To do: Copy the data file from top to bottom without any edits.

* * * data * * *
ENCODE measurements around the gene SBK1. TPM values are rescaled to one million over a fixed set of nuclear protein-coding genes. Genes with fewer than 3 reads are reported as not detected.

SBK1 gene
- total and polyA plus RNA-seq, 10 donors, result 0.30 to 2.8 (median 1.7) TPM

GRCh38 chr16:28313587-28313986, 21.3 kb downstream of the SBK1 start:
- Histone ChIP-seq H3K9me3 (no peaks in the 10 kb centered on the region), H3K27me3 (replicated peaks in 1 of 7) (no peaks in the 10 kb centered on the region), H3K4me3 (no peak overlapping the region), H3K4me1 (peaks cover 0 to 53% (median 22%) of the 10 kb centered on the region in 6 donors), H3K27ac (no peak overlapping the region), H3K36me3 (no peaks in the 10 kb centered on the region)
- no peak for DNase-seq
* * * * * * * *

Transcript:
ENCODE measurements around the gene SBK1. TPM values are rescaled to one million over a fixed set of nuclear protein-coding genes. Genes with fewer than 3 reads are reported as not detected.

SBK1 gene
- total and polyA plus RNA-seq, 10 donors, result 0.30 to 2.8 (median 1.7) TPM

GRCh38 chr16:28313587-28313986, 21.3 kb downstream of the SBK1 start:
- Histone ChIP-seq H3K9me3 (no peaks in the 10 kb centered on the region), H3K27me3 (replicated peaks in 1 of 7) (no peaks in the 10 kb centered on the region), H3K4me3 (no peak overlapping the region), H3K4me1 (peaks cover 0 to 53% (median 22%) of the 10 kb centered on the region in 6 donors), H3K27ac (no peak overlapping the region), H3K36me3 (no peaks in the 10 kb centered on the region)
- no peak for DNase-seq